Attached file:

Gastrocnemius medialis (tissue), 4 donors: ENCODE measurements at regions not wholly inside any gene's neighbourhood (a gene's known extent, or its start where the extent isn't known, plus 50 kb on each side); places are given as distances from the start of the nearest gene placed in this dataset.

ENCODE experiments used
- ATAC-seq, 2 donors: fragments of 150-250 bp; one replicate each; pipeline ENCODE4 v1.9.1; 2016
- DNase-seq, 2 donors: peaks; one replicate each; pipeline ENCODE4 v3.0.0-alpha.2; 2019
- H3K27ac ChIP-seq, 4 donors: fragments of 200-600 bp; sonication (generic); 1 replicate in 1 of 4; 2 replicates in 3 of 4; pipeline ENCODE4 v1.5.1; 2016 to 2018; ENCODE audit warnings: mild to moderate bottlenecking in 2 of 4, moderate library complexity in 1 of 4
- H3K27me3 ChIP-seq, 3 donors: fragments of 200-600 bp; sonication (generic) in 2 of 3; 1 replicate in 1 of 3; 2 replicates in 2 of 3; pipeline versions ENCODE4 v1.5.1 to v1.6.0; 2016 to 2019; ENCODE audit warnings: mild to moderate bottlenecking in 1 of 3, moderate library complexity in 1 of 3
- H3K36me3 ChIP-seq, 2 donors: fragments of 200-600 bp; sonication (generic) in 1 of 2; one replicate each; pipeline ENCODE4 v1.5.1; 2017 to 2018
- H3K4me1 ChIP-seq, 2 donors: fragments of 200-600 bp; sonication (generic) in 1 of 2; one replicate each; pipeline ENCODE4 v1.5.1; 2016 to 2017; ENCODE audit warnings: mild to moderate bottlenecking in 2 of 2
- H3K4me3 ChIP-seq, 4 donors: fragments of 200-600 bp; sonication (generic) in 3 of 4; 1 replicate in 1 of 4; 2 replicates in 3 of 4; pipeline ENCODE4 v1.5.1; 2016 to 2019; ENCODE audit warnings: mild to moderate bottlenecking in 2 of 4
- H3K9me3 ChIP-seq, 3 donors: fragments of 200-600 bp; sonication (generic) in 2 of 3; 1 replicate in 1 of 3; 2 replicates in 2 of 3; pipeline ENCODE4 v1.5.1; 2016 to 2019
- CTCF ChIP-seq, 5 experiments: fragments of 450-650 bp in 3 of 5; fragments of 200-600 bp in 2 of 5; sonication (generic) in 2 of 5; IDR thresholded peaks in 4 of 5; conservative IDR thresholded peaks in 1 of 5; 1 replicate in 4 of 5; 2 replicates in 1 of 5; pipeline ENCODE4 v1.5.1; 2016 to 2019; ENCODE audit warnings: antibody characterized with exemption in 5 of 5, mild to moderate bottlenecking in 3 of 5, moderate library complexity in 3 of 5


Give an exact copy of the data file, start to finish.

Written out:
Gastrocnemius medialis (tissue), 4 donors: ENCODE measurements at regions not wholly inside any gene's neighbourhood (a gene's known extent, or its start where the extent isn't known, plus 50 kb on each side); places are given as distances from the start of the nearest gene placed in this dataset.

ENCODE experiments used
- ATAC-seq, 2 donors: fragments of 150-250 bp; one replicate each; pipeline ENCODE4 v1.9.1; 2016
- DNase-seq, 2 donors: peaks; one replicate each; pipeline ENCODE4 v3.0.0-alpha.2; 2019
- H3K27ac ChIP-seq, 4 donors: fragments of 200-600 bp; sonication (generic); 1 replicate in 1 of 4; 2 replicates in 3 of 4; pipeline ENCODE4 v1.5.1; 2016 to 2018; ENCODE audit warnings: mild to moderate bottlenecking in 2 of 4, moderate library complexity in 1 of 4
- H3K27me3 ChIP-seq, 3 donors: fragments of 200-600 bp; sonication (generic) in 2 of 3; 1 replicate in 1 of 3; 2 replicates in 2 of 3; pipeline versions ENCODE4 v1.5.1 to v1.6.0; 2016 to 2019; ENCODE audit warnings: mild to moderate bottlenecking in 1 of 3, moderate library complexity in 1 of 3
- H3K36me3 ChIP-seq, 2 donors: fragments of 200-600 bp; sonication (generic) in 1 of 2; one replicate each; pipeline ENCODE4 v1.5.1; 2017 to 2018
- H3K4me1 ChIP-seq, 2 donors: fragments of 200-600 bp; sonication (generic) in 1 of 2; one replicate each; pipeline ENCODE4 v1.5.1; 2016 to 2017; ENCODE audit warnings: mild to moderate bottlenecking in 2 of 2
- H3K4me3 ChIP-seq, 4 donors: fragments of 200-600 bp; sonication (generic) in 3 of 4; 1 replicate in 1 of 4; 2 replicates in 3 of 4; pipeline ENCODE4 v1.5.1; 2016 to 2019; ENCODE audit warnings: mild to moderate bottlenecking in 2 of 4
- H3K9me3 ChIP-seq, 3 donors: fragments of 200-600 bp; sonication (generic) in 2 of 3; 1 replicate in 1 of 3; 2 replicates in 2 of 3; pipeline ENCODE4 v1.5.1; 2016 to 2019
- CTCF ChIP-seq, 5 experiments: fragments of 450-650 bp in 3 of 5; fragments of 200-600 bp in 2 of 5; sonication (generic) in 2 of 5; IDR thresholded peaks in 4 of 5; conservative IDR thresholded peaks in 1 of 5; 1 replicate in 4 of 5; 2 replicates in 1 of 5; pipeline ENCODE4 v1.5.1; 2016 to 2019; ENCODE audit warnings: antibody characterized with exemption in 5 of 5, mild to moderate bottlenecking in 3 of 5, moderate library complexity in 3 of 5